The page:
What are property owners going to do with all of the vacant space from retail bankruptcies and falling rents? The question is top of mind for developers, investors and tenants, as the older generation of brands and retailers fade and uncertainty about the next generation compounds.

Today, consumers are spending more money on experiences rather than things. But despite this shift, the real estate industry’s main answer has been to fall back on its existing business model of renting out space—though maybe this time to a restaurant rather than a retailer. In this scenario, however, the real estate developer is still a supplier that sits far away from the end consumer, forever disintermediated by a brand or restaurant.

In a world where a rising number of companies are striving to control the end relationship with the consumer and going to extreme lengths not to get cut out of the value chain, real estate developers need to take a serious look at how they can evolve their services to align themselves more closely with today’s fast-changing consumer.

There is, however, one real estate company that has proactively acknowledged these developments years before the rest: Related Companies. The major residential real estate developer—which has a small but growing portfolio of retail real estate driven most recently by its Hudson Yards development in New York—bought Equinox in 2005 for just over $500 million when it was just a burgeoning luxury gym.

Equinox is a private company, but today it has 350,000 members across its 92 clubs who spend what the company calls a “blended average” of $3,500 a year. This earns Equinox more than an estimated $1 billion a year in revenue from its eponymous gym, with profit growing 10-15% annually. Additionally, Equinox bought SoulCycle for $177 million in 2011—under Equinox’s guidance, the cycling fitness company’s revenue more than tripled between 2012-2014 to $112 million and likely hovers around $200 million today. That same year, Equinox also launched Blink Fitness, its more financially accessible gym offering, which today has close to 400,000 members who spend about $250 a year—an estimated $100 million-plus business. Most recently, Equinox invested in Rumble, an up-and-coming boxing gym, which might be its next acquisition.

Equinox plans to invest another $1 billion over the next five years in expanding its gyms, in addition to the billions more that are earmarked for Equinox’s hotel brand, the first of which is set to open in Hudson Yards in 2019.

Related’s strategic investments in Equinox and its subsidiaries has not only paid off financially: More than a decade earlier than most real estate companies, Related has indoctrinated important lessons about the powers of being a vertically integrated real estate company:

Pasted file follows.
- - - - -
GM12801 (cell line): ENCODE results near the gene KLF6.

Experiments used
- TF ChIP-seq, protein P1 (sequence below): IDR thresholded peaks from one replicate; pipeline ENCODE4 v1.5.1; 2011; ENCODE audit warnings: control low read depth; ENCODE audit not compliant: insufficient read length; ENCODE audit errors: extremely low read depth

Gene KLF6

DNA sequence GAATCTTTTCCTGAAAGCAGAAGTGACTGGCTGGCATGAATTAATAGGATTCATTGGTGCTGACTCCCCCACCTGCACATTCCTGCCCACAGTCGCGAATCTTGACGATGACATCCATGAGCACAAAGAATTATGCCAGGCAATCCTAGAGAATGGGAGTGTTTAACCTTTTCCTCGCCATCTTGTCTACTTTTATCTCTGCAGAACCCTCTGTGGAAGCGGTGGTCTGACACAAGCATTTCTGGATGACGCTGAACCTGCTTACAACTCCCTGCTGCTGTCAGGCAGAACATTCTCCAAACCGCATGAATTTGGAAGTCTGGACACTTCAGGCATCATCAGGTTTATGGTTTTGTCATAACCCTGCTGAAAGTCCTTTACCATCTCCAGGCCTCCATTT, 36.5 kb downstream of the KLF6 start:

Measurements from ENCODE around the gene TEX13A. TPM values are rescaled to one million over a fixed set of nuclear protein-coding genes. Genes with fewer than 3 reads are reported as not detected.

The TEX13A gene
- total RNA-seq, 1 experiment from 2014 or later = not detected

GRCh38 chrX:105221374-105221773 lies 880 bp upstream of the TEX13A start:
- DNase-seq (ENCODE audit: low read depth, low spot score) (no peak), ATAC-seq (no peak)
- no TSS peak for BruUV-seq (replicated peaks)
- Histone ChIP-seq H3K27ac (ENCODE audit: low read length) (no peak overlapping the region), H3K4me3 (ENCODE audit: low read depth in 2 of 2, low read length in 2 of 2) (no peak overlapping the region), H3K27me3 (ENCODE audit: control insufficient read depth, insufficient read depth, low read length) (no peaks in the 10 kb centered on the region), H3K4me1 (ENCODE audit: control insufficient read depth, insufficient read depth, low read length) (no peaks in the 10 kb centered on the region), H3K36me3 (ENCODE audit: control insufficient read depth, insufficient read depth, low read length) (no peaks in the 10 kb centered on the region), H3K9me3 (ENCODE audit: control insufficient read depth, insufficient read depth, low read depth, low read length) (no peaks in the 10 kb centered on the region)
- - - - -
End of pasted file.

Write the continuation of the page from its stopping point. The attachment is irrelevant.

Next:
• Controlling the consumer relationship is crucial. This is not just because the margin and dollars one can capture are higher—the store selling a product to a customer will always make more per item than the factory making it—but also because the landlord and tenant are the same company. At the same time, Related can use brands like Equinox to enhance the value of the real estate that houses the gyms, as well as the residential properties it owns in the same area.
  • Related can continue leasing its properties at healthy rates both for itself and for Equinox while lowering costs for each, rather than being forced to offer concessions to tenants in a buyers market as rents drop and retail contracts overall. While Equinox’s revenue is impressive, it doesn’t account for the additional money it pays Related in rent, which the real estate company can book as additional revenue.
  • Equinox doesn’t need to spend as much money looking for spaces and building out clubs, and Related doesn’t need to spend as much time looking for tenants. This keeps both companies afloat and allows Related to ride out the crash more smoothly than most.  
  • Importantly, although Related owns Equinox and its subsidiaries, it smartly kept them as separate companies, as they are the best operators in their respective fields. While the real estate and hospitality businesses are clearly related, running a gym requires different outlooks and teams to function than running a real estate company. This prototype will become a case study for real estate companies that explore this business model in the future.

Vertical integration is not easy, but the hard work can pay off. While Equinox and Related are more than a decade ahead of everyone else, other companies will likely follow suit as they realize that being a supplier in today’s market is not reliable enough to earn the revenue and margins that they used to. Additionally, owning the connection between retail real estate, residential real estate and lifestyle services is powerful and possibly more defensible than specializing just one of those verticals. Most importantly, if Amazon has taught us anything, it’s that controlling the customer relationship is the best defense against commoditization.